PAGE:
Interventions for mucous membrane pemphigoid and epidermolysis bullosa acquisita (rare autoimmune blistering diseases of the skin, eyes and mouth)

Mucous membrane pemphigoid and epidermolysis bullosa acquisita are rare autoimmune blistering diseases of the skin and mucous membranes (eyes and mouth). They can result in scarring, which may lead to disabling and life threatening complications. Treatments include corticosteroids, mycophenolate mofetil and cyclophosphamide to suppress the immune system, and less toxic drugs such as antibiotics. These diseases often progress despite treatment. There is some evidence that mucous membrane pemphigoid involving the eyes may respond better to treatment with cyclophosphamide combined with corticosteroids, compared to treatment with corticosteroids alone. Cyclophosphamide is, however, associated with potentially severe adverse effects. Dapsone may help moderate disease. More research is needed to identify the most effective treatment options.There is not enough reliable evidence about treatments for the rare blistering diseases, mucous membrane pemphigoid and epidermolysis bullosa acquisita.

Authors' conclusions: 

There is limited evidence that mucous membrane pemphigoid involving the eyes responds best to treatment with cyclophosphamide combined with corticosteroids. However, mucous membrane pemphigoid with mild to modest inflammatory activity responds to dapsone in most participants and may therefore be best treated with dapsone due to its lower side effect profile compared to cyclophosphamide. Treatment with mycophenolate mofetil combined with topical steroids seems worth considering in a future randomised controlled trial for mucous membrane pemphigoid.

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Background: 

Mucous membrane pemphigoid and epidermolysis bullosa acquisita are rare acquired autoimmune blistering diseases of the skin. Both can result in scarring of mucous membranes which may lead to blindness and life threatening respiratory complications.

Objectives: 

To assess the effects of treatments for mucous membrane pemphigoid and epidermolysis bullosa acquisita.

Search strategy: 

We searched the Cochrane Skin Group Specialised Register (7th April 2005), the Cochrane Controlled Trials Register (The Cochrane Library Issue 1, 2005), MEDLINE / PubMed (from 1966 to April 2005), EMBASE (from 1980 to April 2005), www.controlled-trials.com (7th April 2005) and www.clinicaltrials.gov (7th April 2005) and reference lists of articles.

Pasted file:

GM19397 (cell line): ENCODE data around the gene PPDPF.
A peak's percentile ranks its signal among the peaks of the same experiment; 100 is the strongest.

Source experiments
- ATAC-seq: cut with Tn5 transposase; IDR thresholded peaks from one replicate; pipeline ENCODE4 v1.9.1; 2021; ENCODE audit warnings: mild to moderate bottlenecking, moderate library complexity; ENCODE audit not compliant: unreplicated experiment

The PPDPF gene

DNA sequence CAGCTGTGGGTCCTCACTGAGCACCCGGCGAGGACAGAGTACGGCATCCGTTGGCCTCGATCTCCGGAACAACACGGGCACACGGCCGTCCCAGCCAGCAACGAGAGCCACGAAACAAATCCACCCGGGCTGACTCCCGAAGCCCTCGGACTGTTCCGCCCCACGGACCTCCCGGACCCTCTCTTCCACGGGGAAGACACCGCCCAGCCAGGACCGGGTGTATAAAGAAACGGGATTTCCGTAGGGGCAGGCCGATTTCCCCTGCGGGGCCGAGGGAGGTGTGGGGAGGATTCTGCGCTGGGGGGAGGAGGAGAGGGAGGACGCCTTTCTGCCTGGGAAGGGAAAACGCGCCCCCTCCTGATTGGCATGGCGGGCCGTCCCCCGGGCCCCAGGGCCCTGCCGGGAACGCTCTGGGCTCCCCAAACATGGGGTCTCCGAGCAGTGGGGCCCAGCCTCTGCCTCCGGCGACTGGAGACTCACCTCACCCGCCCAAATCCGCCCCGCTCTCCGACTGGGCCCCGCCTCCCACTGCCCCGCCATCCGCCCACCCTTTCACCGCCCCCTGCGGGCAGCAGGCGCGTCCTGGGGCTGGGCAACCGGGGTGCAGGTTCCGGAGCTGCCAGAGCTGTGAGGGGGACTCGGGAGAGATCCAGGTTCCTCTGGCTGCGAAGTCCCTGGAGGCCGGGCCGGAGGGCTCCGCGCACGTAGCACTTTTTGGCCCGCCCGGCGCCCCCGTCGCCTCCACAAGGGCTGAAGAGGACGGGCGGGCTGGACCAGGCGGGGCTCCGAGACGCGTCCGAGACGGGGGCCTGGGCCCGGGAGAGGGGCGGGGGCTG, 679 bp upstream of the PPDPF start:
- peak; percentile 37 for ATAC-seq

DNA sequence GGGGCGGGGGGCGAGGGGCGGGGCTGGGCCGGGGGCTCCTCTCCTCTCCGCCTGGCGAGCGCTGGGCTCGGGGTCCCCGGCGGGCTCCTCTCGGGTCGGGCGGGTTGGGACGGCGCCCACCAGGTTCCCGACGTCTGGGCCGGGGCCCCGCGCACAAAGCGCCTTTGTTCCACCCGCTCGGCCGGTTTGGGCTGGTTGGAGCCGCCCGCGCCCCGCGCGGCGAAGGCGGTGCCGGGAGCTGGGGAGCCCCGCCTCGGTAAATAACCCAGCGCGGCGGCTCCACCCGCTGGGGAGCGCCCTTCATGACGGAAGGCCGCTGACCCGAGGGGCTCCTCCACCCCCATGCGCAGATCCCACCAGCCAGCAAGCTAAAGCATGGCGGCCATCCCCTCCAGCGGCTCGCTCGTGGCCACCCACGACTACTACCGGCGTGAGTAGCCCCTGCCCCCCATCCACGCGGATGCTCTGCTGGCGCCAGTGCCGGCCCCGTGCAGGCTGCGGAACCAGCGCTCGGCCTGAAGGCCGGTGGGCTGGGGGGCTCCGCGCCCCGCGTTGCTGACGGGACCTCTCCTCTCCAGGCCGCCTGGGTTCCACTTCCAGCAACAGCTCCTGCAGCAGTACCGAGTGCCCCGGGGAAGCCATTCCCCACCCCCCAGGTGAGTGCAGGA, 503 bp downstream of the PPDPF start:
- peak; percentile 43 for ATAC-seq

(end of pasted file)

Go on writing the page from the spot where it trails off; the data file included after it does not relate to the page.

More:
Selection criteria: 

Randomised controlled trials of any treatments for mucous membrane pemphigoid or epidermolysis bullosa acquisita involving participants of any age with a diagnosis of either disease confirmed by immunofluorescence.

Data collection and analysis: 

The data was independently extracted by three authors and subsequently checked for discrepancies. Two authors evaluated the studies in terms of the inclusion criteria.

Main results: 

Two small randomised controlled trials of mucous membrane pemphigoid, both conducted in participants with severe eye involvement were identified.

In the first trial, involving 24 participants, cyclophosphamide 2 mg/kg/day in combination with prednisone starting at 1 mg/kg/day and tapering was superior to prednisone alone (1 mg/kg/day) after 6 months of treatment. All 12 participants responded well to cyclophosphamide plus prednisone versus a good response in only 5 of 12 participants treated with prednisone (relative risk 2.40, 95% confidence interval 1.23 to 4.69).

In the second trial, involving 40 participants, all 20 participants treated with cyclophosphamide (2 mg/kg/day) responded well after three months of treatment, but only 14 of 20 participants responded to treatment with dapsone (2 mg/kg/day) (relative risk 1.43, 95% confidence interval 1.07 to 1.90). All non-responders had severe inflammatory activity. It was not explicitly stated whether these participants received prednisone in addition to dapsone or cyclophosphamide initially. Hair loss and suppression of the red and white blood cells were common adverse events in the cyclophosphamide groups.

No randomised controlled trials of treatments for epidermolysis bullosa acquisita were identified.

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